"Curiosity takes several sets of stereo pairs of images, and the rover's computer processes that information to map any geometric hazard or rough terrain," said Mark Maimone, rover mobility engineer and rover driver at NASA's Jet Propulsion Laboratory, Pasadena, Calif. "The rover considers all the paths it could take to get to the designated endpoint for the drive and chooses the best one."
 
The drive on Tuesday, the mission's 376th Martian day, or "sol," took Curiosity across a depression where ground-surface details had not been visible from the location where the previous drive ended. The drive included about 33 feet (10 meters) of autonomous navigation across hidden ground as part of a day's total drive of about 141 feet (43 meters).
 
"We could see the area before the dip, and we told the rover where to drive on that part. We could see the ground on the other side, where we designated a point for the rover to end the drive, but Curiosity figured out for herself how to drive the uncharted part in between," said JPL's John Wright, a rover driver.
 
Curiosity is nearly two months into a multi-month trek from the "Glenelg" area, where it worked for the first half of 2013, to an entry point for the mission's major destination: the lower layers of a 3-mile-tall (5-kilometer-tall) mound called Mount Sharp.
 
The latest drive brought the distance traveled since leaving Glenelg to 0.86 mile (1.39 kilometers). The remaining distance to the Mount Sharp entry point is about 4.46 miles (7.18 kilometers) along a "rapid transit route." That route was plotted on the basis of images from the High Resolution Imaging Science Experiment (HiRISE) camera on NASA's Mars Reconnaissance Orbiter. The actual driving route, which will be based on images from Curiosity's own cameras, could be longer or shorter.
 
Curiosity's science team has picked a few waypoints along the rapid transit route to Mount Sharp where driving may be suspended for a few days for science. The rover has about 0.31 mile (500 meters) left to go before reaching the first of these waypoints, which appears from orbiter images to offer exposed bedrock for inspection.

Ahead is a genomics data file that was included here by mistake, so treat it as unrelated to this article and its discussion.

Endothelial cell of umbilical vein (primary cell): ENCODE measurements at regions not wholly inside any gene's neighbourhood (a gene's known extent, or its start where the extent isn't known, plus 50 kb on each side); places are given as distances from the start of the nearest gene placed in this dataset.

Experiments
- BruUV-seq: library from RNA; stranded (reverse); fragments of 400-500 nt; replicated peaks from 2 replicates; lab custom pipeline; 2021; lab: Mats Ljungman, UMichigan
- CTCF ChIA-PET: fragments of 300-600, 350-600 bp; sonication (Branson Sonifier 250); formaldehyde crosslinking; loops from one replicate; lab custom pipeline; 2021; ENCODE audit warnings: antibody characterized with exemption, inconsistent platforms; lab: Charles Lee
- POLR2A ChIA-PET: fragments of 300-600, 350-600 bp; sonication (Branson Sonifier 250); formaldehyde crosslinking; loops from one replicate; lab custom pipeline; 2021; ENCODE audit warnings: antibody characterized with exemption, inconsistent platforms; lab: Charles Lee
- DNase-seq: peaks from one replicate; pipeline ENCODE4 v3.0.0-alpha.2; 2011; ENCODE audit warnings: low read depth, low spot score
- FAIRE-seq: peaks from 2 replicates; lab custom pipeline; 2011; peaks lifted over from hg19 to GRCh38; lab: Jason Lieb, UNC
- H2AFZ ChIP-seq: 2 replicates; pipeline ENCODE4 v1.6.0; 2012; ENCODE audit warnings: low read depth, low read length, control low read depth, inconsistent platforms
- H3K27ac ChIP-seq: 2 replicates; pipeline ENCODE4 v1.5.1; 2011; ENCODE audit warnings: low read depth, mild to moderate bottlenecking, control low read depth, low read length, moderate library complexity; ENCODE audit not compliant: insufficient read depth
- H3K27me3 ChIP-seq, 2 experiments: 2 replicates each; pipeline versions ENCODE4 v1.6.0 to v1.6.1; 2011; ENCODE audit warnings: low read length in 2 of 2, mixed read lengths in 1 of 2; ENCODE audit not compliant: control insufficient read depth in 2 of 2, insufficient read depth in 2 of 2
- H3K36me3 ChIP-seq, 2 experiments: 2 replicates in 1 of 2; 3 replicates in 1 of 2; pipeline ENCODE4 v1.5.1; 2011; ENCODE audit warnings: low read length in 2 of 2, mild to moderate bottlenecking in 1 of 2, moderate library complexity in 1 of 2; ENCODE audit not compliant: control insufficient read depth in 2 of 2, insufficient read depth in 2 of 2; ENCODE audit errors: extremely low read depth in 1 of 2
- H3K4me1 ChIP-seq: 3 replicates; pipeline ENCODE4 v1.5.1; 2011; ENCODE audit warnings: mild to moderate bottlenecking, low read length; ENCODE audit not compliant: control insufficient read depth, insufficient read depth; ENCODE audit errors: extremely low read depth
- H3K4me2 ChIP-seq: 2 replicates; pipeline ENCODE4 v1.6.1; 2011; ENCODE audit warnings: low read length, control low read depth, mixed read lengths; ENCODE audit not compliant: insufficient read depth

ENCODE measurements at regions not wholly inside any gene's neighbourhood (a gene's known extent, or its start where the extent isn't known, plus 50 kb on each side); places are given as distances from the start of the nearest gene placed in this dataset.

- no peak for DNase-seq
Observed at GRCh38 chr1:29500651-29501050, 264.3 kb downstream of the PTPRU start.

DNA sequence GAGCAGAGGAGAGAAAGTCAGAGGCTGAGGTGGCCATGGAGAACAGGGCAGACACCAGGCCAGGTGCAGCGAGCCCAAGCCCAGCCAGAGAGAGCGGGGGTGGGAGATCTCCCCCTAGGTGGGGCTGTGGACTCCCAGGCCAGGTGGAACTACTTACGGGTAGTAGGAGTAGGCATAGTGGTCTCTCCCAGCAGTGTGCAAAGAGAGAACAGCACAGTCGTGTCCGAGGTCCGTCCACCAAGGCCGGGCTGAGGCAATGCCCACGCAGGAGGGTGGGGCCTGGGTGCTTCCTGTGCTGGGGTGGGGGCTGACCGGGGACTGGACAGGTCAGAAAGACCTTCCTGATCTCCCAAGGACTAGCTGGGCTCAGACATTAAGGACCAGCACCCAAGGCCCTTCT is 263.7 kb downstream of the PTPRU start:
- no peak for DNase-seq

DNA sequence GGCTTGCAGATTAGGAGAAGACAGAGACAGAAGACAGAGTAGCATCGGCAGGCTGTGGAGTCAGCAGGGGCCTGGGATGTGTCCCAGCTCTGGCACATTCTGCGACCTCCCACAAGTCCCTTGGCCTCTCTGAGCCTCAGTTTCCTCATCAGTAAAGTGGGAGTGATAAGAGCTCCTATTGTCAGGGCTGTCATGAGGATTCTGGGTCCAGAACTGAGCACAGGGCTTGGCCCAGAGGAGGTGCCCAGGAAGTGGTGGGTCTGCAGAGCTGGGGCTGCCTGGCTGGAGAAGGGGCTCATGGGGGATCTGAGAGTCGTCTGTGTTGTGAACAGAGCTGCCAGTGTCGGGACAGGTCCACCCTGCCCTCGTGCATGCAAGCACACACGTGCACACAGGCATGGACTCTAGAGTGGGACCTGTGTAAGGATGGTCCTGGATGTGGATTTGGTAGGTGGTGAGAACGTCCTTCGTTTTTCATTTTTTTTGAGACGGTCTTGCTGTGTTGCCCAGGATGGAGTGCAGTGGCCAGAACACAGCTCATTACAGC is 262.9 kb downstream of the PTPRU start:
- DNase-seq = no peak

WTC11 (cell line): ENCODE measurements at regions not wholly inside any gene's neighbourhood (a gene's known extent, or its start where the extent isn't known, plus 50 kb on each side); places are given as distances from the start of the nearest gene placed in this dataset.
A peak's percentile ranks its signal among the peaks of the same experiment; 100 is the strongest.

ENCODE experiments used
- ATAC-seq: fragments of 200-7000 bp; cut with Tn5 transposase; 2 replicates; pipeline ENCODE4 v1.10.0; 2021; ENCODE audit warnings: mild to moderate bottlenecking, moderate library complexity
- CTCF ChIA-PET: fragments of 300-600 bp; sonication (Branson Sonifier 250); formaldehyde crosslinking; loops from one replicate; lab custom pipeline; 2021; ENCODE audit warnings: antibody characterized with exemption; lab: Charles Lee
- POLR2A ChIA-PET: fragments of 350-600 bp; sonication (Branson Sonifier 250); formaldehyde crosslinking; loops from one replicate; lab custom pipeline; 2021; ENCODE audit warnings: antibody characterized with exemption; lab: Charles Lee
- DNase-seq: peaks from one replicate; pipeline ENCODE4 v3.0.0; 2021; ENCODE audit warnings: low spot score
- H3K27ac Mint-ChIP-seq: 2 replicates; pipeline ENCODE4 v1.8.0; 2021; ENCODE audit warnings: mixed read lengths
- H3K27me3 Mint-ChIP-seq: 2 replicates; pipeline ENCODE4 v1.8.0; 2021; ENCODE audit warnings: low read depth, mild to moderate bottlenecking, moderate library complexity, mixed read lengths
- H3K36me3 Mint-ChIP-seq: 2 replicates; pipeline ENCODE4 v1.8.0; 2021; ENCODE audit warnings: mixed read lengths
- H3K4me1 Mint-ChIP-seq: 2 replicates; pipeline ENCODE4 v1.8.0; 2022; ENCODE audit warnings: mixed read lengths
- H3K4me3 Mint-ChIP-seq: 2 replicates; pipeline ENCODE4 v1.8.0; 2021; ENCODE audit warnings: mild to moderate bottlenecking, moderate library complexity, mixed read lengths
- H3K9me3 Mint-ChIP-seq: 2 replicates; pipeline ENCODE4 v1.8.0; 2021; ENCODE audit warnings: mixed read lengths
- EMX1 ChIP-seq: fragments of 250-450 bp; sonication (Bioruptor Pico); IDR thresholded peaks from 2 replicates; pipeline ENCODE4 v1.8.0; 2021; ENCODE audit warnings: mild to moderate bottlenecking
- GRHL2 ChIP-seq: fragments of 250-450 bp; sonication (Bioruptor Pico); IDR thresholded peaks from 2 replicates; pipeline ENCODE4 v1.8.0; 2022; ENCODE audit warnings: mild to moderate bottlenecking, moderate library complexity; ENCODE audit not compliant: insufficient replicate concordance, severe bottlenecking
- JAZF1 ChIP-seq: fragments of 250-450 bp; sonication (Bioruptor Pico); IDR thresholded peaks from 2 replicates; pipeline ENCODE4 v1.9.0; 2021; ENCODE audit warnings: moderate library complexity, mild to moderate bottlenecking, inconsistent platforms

"Each waypoint represents an opportunity for Curiosity to pause during its long journey to Mount Sharp and study features of local interest," said Curiosity Project Scientist John Grotzinger of the California Institute of Technology, Pasadena. "These features are geologically interesting, based on HiRISE images, and they lie very close to the path that provides the most expeditious route to the base of Mount Sharp. We'll study each for several sols, perhaps selecting one for drilling if it looks sufficiently interesting."
 
After landing inside Gale Crater in August 2012, Curiosity drove eastward to the Glenelg area, where it accomplished the mission's major science objective of finding evidence for an ancient wet environment that had conditions favorable for microbial life. The rover's route is now southwestward. At Mount Sharp, in the middle of Gale Crater, scientists anticipate finding evidence about how the ancient Martian environment changed and evolved.
 
JPL, a division of Caltech, manages the Mars Science Laboratory Project for NASA's Science Mission Directorate, Washington. JPL designed and built the project's Curiosity rover.
 
More information about Curiosity is online at http://www.jpl.nasa.gov/msl , http://www.nasa.gov/msl and http://mars.jpl.nasa.gov/msl/ . You can follow the mission on Facebook at http://www.facebook.com/marscuriosity and on Twitter at http://www.twitter.com/marscuriosity .

In a boat at sea one of the men began to bore a hole in the bottom of the boat. On being remonstrating with, he answered, "I am only boring under my own seat." "Yes," said his companions, "but when the sea rushes in we shall all be drowned with you."